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Amid backlash, Department of Defense backs away from new press regulations at Guantánamo Bay

September 9, 2019

New press rules issued at U.S. Naval Station Guantánamo Bay, Cuba, on Aug. 28, 2019, would have curtailed journalists' ability to report freely at the detention camp where 40 detainees are still held.

The new policies, which military officials asked journalists to sign within 48 hours in order to report on military commission hearings in September, would require journalists to be constantly escorted while working at the naval station, and would give public affairs officers the right to review and approve interview recordings "prior to upload into any laptop." The rule also gives Naval Station personnel the ability to seize “all materials and equipment” in a journalist’s possession, including cell phones.

“[Journalists] may not participate in any activity related to their work, including any news or information gathering activity, if they are not accompanied by a designated public affairs escort and have that escort’s explicit consent,” the policy reads, according to The Intercept. The policy also requires journalists to “submit all still imagery, video imagery, and audio recordings taken at [Naval Station Guantánamo Bay] to the appropriate security reviewer,” according to a letter written by a lawyer for The New York Times.

The Department of Defense's Office of Military Commissions created a separate policy in 2010 that applied to journalists inside military commission facilities at the naval station. Naval Station Guantánamo Bay public affairs officer J. Overton told The Intercept that the new rules covered the naval station generally, but not reporters at the Office of Military Commissions. (Emails sent by the U.S. Press Freedom Tracker to the Navy for comment were not returned.)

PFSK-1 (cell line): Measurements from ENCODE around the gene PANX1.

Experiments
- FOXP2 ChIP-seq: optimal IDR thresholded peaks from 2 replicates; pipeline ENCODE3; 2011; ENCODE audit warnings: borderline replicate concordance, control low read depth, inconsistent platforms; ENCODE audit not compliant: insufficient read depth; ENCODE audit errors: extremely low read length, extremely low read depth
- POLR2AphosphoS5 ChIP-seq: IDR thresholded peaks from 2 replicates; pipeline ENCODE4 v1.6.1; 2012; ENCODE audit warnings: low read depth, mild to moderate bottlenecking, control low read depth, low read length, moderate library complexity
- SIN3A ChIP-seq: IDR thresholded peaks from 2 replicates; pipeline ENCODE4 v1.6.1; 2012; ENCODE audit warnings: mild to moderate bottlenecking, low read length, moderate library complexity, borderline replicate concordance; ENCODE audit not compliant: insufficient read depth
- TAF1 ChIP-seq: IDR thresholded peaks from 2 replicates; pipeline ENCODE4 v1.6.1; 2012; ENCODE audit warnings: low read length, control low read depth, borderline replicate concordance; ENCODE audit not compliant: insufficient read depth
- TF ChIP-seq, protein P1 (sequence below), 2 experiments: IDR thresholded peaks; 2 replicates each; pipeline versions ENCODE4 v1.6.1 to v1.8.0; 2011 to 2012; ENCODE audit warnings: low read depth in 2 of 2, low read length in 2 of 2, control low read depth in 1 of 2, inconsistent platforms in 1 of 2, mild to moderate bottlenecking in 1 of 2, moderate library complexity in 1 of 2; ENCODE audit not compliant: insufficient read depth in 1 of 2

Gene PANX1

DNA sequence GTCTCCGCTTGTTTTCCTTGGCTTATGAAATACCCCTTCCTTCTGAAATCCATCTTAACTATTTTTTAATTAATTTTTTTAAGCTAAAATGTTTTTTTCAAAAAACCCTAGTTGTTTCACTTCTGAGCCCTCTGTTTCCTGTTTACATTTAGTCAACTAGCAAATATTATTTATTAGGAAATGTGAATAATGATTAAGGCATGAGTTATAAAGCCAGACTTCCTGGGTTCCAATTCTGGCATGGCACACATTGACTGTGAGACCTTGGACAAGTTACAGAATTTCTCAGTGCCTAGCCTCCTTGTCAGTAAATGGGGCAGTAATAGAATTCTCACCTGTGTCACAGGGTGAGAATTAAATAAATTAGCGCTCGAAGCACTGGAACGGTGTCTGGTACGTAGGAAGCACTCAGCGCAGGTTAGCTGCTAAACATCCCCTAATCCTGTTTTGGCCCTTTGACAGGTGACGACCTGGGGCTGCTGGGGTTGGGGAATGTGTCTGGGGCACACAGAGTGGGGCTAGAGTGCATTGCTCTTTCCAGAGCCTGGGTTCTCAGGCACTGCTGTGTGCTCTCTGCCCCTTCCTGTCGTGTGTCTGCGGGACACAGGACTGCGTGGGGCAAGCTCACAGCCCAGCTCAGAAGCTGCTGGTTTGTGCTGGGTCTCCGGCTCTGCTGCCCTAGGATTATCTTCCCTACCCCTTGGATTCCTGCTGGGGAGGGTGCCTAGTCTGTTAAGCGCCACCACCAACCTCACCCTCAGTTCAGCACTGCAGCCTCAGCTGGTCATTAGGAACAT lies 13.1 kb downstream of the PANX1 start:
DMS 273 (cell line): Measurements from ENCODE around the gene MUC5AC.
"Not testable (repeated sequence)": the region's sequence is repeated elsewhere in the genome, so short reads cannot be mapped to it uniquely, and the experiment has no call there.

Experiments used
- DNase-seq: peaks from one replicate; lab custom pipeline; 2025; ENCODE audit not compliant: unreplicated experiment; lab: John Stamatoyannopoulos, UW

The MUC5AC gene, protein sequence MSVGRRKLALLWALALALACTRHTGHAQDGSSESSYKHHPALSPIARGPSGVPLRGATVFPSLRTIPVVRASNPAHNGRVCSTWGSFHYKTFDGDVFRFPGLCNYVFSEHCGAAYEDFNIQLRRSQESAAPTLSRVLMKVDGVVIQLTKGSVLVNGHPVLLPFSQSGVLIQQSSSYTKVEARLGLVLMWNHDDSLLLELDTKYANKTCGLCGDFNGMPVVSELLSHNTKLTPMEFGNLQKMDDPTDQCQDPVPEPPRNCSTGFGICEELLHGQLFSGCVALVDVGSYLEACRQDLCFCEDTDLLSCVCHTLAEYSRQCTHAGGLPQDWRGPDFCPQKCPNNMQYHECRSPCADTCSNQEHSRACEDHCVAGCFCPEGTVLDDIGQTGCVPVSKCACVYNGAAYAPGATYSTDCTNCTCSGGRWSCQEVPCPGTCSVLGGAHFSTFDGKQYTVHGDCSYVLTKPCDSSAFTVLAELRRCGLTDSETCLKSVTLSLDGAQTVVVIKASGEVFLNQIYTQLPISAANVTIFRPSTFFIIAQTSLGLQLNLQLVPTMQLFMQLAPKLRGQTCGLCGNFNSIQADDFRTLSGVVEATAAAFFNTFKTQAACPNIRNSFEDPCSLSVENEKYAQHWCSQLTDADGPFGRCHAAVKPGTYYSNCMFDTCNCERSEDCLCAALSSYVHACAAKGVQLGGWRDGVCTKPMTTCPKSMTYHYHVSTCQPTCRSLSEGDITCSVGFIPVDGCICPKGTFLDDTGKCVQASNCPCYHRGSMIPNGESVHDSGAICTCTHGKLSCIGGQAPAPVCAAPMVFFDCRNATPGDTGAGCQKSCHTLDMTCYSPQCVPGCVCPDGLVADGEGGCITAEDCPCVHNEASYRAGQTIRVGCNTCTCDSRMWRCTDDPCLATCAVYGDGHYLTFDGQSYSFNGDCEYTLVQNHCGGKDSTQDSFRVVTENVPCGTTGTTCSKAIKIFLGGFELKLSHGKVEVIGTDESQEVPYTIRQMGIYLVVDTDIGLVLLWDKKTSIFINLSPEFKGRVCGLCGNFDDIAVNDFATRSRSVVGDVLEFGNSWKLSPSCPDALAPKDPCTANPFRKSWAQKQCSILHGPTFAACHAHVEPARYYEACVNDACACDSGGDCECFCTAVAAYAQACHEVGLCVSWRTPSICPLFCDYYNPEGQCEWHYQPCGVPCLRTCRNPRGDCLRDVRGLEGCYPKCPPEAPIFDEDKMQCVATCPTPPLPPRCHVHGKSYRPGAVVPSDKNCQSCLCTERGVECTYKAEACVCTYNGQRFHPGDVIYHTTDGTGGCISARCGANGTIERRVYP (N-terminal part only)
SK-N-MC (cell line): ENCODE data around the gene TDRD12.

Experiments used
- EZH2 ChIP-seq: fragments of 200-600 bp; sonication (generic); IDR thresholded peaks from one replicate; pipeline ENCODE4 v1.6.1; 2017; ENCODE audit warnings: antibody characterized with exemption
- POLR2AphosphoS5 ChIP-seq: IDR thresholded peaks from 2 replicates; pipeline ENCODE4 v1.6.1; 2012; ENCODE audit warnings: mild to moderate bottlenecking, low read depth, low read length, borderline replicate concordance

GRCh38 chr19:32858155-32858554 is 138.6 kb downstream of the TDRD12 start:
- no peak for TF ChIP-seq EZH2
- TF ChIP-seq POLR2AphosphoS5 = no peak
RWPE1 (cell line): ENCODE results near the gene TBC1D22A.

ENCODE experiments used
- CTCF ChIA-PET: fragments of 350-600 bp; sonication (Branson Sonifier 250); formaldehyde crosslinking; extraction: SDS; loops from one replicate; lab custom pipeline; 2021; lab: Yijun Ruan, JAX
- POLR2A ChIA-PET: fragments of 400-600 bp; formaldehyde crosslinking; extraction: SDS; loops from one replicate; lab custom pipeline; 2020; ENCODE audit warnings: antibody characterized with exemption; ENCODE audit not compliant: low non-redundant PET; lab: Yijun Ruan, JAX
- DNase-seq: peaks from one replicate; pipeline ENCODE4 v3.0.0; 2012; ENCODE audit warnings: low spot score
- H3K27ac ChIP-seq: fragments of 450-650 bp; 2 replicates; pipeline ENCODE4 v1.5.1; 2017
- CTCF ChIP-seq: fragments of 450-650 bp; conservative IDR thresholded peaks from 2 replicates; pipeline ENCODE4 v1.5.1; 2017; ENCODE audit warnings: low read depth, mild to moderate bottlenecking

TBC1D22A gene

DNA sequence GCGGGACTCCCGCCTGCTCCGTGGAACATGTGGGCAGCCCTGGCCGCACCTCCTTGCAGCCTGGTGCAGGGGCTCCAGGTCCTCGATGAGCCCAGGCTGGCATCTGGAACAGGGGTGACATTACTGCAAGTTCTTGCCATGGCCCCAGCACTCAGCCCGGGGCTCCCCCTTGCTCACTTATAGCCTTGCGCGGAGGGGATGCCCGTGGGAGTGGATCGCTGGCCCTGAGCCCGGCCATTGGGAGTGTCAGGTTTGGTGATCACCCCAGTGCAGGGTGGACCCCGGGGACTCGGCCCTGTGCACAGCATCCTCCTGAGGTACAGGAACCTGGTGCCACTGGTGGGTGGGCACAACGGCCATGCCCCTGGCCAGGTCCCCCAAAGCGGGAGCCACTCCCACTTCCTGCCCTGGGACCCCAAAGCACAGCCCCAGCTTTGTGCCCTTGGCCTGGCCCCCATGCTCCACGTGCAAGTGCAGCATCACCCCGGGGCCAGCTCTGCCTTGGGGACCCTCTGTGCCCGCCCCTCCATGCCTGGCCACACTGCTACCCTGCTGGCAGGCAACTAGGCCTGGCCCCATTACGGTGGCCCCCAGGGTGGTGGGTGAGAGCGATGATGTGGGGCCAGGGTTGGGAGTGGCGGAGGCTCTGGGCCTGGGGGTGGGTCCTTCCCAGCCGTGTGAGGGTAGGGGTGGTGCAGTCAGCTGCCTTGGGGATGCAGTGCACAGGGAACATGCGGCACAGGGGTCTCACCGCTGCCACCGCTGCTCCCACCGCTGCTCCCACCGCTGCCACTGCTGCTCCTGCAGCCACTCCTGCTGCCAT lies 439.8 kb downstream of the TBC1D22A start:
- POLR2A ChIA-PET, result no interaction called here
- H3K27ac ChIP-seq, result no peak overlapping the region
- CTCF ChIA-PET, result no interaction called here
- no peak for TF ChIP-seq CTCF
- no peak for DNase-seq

In a tweet, Guantánamo-based New York Times reporter Carol Rosenberg called the new rules “unprecedented.” “In all the years I’ve covered Guantanamo I have never been presented with these Navy base documents to sign. This week was the first time,” Rosenberg wrote in a separate tweet.

Deputy General Counsel for The New York Times, David McCraw, sent a letter to Paul Ney, the general counsel of the Department of Defense, on behalf of a media coalition including the Times, the Associated Press, NPR and First Look Media, decrying the new rules. McCraw provided a copy of the letter to the Tracker.

“[T]he Naval Station is attempting to exercise a level of control over journalists and their newsgathering activities that has no apparent security justification and interferes with the First Amendment rights of the news media,” McCraw wrote. The existing OMC policy, McCraw wrote, has been effective, “striking a serviceable balance between the need for operational security, the protection of national security and the First Amendment rights of reporters.”

On Sept. 6 the Department of Defense formally rescinded the new press regulations, after offering unofficial reassurance on Sept. 2 that the rules would not go into effect.

“It’s a good thing that they’re stepping back and looking at the issue on a more global basis,” said David Schulz, an attorney at Ballard Spahr who has been closely involved in the fight for press access at Guantanamo over the years. “The existing ground rules were the result of extensive discussions with all the relevant stakeholders in 2010.”

McCraw wrote in an email to the Tracker that he was glad the Department of Defense took seriously the concerns he voiced in his letter. “Guantanamo remains a vital story, and reporters need the freedom to report fully on the proceedings there,” he wrote. “We look forward to working with the Department of Defense to make sure that the rules in place take into account the needs of our news organizations.”

The U.S. Press Freedom Tracker catalogues press freedom violations in the United States. Email tips to [email protected]

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